It is therefore necessary to safely control your blood sugar early on. Some mothers can do this through diet and exercise, as well as pregnancy-safe medications. In some cases, however, it may not be possible to control your blood sugar despite your efforts and you might therefore need to consider the reality that a C-section could be safer for you.
8 Prenatal Exercises
Trust us, those prenatal exercises really do work. They tone and strengthen the muscles in your abdomen, back and pelvic floor. Think of yourself as a pro athlete preparing for the marathon of childbirth. Doing prenatal exercises regularly will help you make those vital pushes to help get your little one out easier. They will also help you recover faster and experience less pain after delivery.
But if you've been slacking over the past few months, don't despair! It's never too late to start on the prenatal exercises because, after all, you need all the strength you can get!
7 Turn That Breech
If your baby lies in a breech position, or one that is not ideal for childbirth, you can still get your doctor or a midwife to turn her into a better one. This procedure, called external cephalic version, is usually done in late pregnancy. This is because early in your pregnancy, your baby will still float around and change position. A vast majority of babies assume the left occiput anterior position, the easiest one for delivery, late in pregnancy. If your baby hasn't, well, it's not too late.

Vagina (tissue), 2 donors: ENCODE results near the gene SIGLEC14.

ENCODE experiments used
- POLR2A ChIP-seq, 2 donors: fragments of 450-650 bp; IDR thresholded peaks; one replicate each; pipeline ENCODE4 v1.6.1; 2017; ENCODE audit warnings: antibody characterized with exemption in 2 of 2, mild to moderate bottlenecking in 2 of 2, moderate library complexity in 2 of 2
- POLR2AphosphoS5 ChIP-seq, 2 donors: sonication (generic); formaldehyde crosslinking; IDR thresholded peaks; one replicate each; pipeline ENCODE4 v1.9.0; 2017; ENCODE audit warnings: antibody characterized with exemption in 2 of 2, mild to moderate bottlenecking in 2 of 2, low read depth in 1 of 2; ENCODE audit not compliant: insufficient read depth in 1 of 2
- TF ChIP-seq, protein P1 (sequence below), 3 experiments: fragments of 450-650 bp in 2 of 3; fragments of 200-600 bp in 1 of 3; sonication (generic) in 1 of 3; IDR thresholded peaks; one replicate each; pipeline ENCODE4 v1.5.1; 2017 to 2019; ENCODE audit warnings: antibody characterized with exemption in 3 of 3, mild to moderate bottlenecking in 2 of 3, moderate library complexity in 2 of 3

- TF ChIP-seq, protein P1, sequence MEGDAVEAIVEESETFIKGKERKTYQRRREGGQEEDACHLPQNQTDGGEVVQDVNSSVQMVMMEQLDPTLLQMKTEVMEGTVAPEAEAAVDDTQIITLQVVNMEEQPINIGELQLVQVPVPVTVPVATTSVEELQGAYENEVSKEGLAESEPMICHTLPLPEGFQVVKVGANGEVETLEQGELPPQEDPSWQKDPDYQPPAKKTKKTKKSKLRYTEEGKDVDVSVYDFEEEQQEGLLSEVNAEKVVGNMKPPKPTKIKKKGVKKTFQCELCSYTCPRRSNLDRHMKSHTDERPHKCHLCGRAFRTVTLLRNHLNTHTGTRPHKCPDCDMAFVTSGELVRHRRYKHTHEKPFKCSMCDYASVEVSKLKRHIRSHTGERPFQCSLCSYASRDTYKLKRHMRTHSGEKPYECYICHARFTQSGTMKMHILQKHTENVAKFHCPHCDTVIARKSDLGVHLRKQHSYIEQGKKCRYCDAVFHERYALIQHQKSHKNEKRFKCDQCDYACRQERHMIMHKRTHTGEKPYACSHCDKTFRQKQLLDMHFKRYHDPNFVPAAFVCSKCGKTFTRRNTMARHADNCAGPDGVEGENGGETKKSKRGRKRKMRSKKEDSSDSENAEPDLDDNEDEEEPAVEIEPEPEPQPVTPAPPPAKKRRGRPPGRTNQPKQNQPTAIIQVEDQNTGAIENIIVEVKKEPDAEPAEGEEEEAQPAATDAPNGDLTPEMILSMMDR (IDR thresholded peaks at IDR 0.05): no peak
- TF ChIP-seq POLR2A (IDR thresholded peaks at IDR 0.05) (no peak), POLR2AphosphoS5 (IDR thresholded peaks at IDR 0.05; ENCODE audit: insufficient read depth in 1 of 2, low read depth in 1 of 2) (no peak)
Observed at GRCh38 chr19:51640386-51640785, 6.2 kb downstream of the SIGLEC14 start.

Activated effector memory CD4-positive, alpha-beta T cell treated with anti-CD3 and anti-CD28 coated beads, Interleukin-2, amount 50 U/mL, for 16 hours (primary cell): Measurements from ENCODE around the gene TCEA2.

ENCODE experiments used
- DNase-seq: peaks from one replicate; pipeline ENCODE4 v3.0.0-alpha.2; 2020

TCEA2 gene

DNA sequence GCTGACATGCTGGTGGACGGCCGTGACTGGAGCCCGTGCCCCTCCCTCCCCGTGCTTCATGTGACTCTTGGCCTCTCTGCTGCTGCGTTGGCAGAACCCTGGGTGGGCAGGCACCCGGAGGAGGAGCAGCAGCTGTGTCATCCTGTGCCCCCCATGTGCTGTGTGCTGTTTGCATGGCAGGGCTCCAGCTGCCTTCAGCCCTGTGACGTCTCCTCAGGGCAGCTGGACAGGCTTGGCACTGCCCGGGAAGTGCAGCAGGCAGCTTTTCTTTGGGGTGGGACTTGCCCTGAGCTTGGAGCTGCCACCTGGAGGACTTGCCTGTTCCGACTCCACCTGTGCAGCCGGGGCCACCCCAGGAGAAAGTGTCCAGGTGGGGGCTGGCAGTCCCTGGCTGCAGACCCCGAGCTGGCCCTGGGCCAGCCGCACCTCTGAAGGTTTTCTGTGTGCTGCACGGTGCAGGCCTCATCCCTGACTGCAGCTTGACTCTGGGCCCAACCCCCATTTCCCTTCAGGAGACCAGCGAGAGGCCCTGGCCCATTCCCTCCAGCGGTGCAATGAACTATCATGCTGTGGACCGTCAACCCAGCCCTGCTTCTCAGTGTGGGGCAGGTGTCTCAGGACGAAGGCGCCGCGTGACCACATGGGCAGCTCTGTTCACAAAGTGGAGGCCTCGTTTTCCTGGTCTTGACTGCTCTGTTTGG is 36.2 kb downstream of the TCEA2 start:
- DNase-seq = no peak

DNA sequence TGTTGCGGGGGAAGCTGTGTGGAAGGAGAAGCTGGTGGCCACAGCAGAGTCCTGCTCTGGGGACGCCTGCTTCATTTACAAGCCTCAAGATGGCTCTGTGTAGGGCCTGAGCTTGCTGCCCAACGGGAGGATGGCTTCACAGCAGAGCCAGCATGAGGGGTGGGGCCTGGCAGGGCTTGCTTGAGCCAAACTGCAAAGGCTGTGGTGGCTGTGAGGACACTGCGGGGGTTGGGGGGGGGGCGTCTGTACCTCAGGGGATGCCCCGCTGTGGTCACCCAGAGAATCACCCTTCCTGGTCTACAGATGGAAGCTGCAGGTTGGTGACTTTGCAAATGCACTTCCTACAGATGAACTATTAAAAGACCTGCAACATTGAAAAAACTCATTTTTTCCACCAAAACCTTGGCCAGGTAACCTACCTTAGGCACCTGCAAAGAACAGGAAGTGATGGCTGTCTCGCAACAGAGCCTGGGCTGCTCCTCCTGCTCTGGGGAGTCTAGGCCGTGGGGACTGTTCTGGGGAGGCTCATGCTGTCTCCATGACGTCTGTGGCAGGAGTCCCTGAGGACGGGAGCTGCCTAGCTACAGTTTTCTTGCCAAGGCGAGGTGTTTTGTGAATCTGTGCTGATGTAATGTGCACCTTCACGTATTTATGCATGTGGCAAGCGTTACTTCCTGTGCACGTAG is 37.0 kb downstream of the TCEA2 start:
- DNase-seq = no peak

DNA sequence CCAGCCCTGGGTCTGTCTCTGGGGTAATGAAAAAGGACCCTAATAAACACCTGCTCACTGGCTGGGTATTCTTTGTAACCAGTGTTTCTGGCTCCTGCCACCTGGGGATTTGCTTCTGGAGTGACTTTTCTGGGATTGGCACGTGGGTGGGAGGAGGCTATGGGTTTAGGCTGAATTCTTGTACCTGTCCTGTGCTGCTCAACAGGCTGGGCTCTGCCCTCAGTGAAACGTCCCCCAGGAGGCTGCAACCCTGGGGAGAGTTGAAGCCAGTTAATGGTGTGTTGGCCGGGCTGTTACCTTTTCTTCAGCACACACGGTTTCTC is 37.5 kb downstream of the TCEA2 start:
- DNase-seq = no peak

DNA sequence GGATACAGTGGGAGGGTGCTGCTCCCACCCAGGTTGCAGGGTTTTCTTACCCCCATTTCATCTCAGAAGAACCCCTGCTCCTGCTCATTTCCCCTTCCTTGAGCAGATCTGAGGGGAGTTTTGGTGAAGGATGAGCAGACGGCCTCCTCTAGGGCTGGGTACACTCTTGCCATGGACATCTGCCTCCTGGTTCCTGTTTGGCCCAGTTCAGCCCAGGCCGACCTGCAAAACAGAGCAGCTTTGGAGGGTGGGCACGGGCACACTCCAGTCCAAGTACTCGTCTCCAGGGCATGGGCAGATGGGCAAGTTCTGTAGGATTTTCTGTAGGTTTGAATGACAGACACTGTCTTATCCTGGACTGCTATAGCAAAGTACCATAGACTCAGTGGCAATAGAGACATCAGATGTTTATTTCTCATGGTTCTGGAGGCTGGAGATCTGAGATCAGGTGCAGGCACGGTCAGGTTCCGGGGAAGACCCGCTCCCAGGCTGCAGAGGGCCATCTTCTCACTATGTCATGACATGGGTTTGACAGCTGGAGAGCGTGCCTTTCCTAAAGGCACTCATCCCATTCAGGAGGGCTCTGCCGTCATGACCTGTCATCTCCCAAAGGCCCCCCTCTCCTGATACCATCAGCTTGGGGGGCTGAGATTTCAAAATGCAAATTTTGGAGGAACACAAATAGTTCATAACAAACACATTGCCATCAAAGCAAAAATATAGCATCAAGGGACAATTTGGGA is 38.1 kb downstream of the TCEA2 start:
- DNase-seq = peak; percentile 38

If you know your baby is in a breech position and your baby has not yet engaged in your pelvis or "lightened," you might want to discuss this possibility with your doctor.
6 Stay Home as Long as Possible
If you're having a low-risk pregnancy, try to stay home for as long as possible. Depending on the institution, sometimes the longer you stay in the delivery room, the greater the chances that an induction or a C-section will be recommended. Some midwives recommend waiting until you have had contractions that are five minutes apart for some time. This is, of course, granted that you live a manageable distance from the hospital or birthing center.
5 Avoid Induction
We mentioned in the previous point that you should also avoid induction of labor. We'd like to emphasize that this is avoiding it when it is not medically necessary. Some providers will recommend an induction for convenience. Perhaps your doctor is away at a certain date or the institution is not well-staffed during the nighttime. You should probably say no to this, unless you live in an area where health care services are really hard to access.